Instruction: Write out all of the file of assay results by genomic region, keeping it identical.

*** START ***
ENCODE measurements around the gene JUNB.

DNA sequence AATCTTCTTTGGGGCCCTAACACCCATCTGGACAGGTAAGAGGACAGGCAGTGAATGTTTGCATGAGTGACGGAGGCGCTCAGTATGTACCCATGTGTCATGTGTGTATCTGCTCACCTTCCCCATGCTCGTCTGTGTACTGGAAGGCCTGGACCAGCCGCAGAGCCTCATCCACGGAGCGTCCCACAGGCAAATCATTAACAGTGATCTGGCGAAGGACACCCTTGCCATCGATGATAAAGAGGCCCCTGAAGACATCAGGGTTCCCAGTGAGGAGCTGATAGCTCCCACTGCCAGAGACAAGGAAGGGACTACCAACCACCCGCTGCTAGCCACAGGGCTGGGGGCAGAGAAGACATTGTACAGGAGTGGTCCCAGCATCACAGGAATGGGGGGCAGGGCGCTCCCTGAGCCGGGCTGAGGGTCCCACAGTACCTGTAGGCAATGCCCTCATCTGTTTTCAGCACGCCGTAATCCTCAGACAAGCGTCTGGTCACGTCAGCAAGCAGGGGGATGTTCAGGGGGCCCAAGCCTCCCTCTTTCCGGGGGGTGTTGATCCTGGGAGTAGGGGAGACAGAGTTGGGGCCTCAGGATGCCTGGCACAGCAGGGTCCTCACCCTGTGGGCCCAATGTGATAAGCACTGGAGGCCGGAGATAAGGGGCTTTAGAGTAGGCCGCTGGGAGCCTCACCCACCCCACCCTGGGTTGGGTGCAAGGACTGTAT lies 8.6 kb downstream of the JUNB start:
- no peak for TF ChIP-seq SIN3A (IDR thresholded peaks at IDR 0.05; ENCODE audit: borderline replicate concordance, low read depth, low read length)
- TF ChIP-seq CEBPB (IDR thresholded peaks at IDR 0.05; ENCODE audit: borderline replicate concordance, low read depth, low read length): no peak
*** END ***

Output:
ENCODE measurements around the gene JUNB.

DNA sequence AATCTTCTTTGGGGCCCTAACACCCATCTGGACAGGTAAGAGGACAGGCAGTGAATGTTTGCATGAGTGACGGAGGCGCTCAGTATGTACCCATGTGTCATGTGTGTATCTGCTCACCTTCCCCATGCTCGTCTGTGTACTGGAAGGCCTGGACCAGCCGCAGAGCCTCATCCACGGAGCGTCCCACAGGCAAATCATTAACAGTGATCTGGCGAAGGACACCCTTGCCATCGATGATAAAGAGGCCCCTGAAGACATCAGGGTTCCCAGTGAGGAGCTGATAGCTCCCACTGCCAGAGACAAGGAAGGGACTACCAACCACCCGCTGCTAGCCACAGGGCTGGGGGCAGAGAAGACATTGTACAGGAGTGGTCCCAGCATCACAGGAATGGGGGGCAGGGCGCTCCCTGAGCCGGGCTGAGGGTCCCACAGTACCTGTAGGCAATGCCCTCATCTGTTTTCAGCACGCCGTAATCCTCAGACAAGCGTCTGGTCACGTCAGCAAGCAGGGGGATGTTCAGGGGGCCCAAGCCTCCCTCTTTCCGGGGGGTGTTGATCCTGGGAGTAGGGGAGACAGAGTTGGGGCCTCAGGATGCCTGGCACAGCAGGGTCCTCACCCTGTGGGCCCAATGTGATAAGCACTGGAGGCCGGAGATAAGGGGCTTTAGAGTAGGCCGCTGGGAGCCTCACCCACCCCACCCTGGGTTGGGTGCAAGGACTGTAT lies 8.6 kb downstream of the JUNB start:
- no peak for TF ChIP-seq SIN3A (IDR thresholded peaks at IDR 0.05; ENCODE audit: borderline replicate concordance, low read depth, low read length)
- TF ChIP-seq CEBPB (IDR thresholded peaks at IDR 0.05; ENCODE audit: borderline replicate concordance, low read depth, low read length): no peak